Reading through the 2018 Family Business Survey 2018 by PWC, we find all the reasons why family businesses see the Nairobi Securities Exchange (NSE) as unappealing. And the key findings reveal everything wrong with NSEs main value proposition – visibility, access to financing and divestment platform.
For the 46 companies – with turnovers ranging from Sh500 million to more than Sh100 billion – interviewed, the NSE looks like an old maid. She sees her opportunities in the rear-view mirror. These are some of the reasons.
One, access to funding is no longer a big draw. In the survey, 85 percent of the respondents rely on internal resources and 83 percent on bank lending/credit lines. What’s critical to us: 59 percent said they would consider private equity – a mark considerably higher than the 39 percent of global respondents. What does this mean?
Simple. It means family businesses and private equity are reaching a moment of convergence of interest – on goals, and even values and purpose – at a time when there is an increasing focus on long-term value generation (ignoring the “short-term” infested pool called the NSE).
This should explain why on the hierarchy of challenges, only 26 percent of respondents cited access to financing as a challenge. This is to say, if family businesses already have a working funding alternative, why bother listing?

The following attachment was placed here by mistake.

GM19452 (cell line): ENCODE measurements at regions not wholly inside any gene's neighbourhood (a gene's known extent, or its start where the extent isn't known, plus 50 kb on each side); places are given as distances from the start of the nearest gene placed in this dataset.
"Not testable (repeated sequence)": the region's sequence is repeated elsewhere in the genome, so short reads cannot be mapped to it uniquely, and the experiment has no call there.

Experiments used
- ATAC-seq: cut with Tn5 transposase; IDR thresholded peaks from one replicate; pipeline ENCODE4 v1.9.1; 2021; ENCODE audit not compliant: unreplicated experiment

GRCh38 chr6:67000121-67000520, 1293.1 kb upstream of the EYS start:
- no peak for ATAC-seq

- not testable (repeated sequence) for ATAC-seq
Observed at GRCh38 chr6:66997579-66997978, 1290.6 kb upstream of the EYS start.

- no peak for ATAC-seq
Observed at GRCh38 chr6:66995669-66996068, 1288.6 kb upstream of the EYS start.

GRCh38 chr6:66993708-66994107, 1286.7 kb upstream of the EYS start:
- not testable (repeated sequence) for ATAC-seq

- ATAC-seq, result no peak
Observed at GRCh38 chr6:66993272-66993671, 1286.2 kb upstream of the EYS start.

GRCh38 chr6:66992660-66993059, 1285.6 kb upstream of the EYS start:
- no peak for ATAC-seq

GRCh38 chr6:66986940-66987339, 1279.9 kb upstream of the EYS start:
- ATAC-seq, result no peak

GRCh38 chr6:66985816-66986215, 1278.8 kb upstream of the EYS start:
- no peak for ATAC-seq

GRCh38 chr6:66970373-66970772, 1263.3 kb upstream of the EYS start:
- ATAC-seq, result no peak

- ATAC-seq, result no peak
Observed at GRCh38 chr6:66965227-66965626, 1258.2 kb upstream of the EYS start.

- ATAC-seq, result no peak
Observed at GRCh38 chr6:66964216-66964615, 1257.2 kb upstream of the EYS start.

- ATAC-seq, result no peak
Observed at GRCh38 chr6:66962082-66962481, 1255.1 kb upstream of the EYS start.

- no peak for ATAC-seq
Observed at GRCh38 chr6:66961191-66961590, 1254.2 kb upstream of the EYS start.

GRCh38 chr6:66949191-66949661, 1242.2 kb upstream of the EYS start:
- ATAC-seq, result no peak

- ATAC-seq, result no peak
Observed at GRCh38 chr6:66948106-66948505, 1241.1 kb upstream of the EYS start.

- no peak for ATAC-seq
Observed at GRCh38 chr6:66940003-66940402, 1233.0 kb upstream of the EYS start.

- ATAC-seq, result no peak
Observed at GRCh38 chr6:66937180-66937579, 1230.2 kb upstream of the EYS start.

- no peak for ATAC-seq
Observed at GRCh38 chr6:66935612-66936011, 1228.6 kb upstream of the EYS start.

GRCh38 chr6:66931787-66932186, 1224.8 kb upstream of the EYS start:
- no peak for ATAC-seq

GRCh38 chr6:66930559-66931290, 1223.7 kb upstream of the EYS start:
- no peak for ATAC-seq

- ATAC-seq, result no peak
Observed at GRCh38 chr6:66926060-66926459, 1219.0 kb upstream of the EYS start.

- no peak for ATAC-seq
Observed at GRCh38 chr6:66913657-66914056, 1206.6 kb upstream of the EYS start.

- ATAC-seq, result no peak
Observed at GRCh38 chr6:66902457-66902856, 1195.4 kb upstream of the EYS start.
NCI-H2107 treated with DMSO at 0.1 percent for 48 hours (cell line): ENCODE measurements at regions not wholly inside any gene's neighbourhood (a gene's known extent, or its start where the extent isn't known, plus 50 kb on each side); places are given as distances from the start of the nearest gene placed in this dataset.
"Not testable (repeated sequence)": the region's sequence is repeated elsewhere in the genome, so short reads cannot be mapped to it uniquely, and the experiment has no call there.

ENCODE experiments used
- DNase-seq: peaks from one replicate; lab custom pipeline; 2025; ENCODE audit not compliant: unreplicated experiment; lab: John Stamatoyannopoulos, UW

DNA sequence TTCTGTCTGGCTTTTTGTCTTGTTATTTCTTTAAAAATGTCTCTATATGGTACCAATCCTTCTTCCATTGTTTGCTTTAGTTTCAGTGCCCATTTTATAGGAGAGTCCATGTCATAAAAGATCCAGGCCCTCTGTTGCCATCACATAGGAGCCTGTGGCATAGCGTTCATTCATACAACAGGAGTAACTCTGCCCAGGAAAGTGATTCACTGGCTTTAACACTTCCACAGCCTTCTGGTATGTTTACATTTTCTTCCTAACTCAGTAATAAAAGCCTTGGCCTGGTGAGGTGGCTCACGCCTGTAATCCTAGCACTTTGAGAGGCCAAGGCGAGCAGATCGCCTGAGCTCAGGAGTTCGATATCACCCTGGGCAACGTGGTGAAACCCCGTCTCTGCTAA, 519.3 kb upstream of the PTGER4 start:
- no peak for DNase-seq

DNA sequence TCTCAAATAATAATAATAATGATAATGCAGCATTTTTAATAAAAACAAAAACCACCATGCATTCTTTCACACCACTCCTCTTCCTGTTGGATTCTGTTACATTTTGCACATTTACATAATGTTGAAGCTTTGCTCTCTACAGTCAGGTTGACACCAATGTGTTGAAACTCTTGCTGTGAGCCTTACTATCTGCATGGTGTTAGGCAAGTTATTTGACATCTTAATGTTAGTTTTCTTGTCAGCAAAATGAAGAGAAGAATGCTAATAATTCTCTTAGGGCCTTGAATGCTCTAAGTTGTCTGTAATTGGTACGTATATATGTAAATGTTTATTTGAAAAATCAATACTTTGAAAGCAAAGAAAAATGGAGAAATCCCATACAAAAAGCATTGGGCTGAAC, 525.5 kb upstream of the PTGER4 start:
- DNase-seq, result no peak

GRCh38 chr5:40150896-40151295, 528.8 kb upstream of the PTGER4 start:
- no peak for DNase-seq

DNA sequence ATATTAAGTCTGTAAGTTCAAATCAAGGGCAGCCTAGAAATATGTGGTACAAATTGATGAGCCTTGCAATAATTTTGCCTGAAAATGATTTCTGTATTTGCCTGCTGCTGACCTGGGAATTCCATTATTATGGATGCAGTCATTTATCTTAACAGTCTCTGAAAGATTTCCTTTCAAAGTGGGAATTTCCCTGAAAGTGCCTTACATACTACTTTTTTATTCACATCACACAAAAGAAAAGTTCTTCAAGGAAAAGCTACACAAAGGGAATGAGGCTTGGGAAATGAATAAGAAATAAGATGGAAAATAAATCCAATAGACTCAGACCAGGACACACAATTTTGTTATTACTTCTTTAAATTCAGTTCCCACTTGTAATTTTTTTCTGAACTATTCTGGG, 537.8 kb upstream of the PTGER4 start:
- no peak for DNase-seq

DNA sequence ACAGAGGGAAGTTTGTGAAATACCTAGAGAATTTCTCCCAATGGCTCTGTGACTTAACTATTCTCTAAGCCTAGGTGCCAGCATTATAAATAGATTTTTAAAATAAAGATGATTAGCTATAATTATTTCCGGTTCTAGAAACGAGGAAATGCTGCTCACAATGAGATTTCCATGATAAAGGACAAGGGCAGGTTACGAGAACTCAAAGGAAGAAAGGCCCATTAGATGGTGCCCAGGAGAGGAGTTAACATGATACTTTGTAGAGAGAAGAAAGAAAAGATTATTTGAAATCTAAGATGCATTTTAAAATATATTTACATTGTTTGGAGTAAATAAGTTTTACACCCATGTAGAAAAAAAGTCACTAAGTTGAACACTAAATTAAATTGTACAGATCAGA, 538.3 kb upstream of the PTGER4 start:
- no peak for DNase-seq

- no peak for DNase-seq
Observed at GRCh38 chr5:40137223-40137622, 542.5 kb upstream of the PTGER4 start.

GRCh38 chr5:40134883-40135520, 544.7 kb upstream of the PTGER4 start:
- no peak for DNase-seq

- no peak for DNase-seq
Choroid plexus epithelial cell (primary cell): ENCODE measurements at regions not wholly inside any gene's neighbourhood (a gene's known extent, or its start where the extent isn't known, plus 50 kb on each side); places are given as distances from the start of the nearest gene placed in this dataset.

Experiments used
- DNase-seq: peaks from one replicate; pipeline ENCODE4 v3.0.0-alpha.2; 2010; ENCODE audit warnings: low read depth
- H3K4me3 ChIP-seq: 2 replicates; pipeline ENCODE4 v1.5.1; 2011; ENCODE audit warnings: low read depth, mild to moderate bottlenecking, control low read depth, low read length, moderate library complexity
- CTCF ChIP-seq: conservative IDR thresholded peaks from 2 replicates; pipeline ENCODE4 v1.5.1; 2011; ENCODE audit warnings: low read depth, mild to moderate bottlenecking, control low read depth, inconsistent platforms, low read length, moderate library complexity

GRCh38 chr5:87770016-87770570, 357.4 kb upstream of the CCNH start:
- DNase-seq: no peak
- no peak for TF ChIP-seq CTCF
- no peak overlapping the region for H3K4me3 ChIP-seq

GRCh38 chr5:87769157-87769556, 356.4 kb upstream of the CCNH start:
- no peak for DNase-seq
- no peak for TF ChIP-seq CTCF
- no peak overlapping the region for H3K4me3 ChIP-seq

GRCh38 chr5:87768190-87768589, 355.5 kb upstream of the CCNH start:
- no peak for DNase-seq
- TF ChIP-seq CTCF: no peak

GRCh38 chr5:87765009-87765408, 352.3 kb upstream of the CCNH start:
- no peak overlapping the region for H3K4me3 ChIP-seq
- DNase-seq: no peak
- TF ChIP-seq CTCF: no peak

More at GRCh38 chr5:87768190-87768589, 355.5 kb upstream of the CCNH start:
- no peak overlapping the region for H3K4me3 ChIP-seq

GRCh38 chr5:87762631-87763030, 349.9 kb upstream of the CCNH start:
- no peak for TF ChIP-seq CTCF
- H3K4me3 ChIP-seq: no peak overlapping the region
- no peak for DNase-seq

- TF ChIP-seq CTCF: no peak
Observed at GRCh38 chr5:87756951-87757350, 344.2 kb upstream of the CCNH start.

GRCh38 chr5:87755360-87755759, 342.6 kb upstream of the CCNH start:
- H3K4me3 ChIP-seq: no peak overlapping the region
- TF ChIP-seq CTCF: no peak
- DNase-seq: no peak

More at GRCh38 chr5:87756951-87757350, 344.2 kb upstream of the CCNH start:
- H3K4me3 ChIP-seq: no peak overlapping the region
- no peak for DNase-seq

Two, divestment is now a long shot. Typical challenges that would make NSE attractive such as conflict between family members only got 13 percent respondents showing concern. Succession at 33 percent means it’s a non-issue for the vast majority.
In fact, just over half of Kenya’s family businesses reported having a succession plan in place (this is largely unchanged from the previous survey 2016).
Some 61 percent indicated that the next generation was already part of the business. Even assuming suppression of truth on these two findings, to add an additional 10 percentage points would still not make the numbers compelling enough.
Further, 61 percent expect to bring in experienced professionals from outside the family to run it. Similarly, on visibility, emergence of social media provides a cheaper alternative minus the prestige (which is at all-time low following myriad of scandals). All this means potentially fewer listing opportunities.
Three, for critical issues that bother family businesses, the NSE has no capacity to solve them. Listed top five challenges in the country were; corruption (72 percent), accessing the right skills and capabilities (52 percent), prices of energy and raw materials (52 percent), increasing international competition (52 percent) and the need to innovate to stay ahead (50 percent).
A different take. A global survey shows that first-generation family businesses outperform those run by subsequents in their ability to achieve a double-digit growth.
Is NSE capable of solving this generational growth problem? May be its future relevance could be found in solving some of these subtleties. I don’t know.
Anyway, all that said it’s time for NSE to find a compelling and in-the-future useful value proposition. The old storyline doesn’t sway anymore.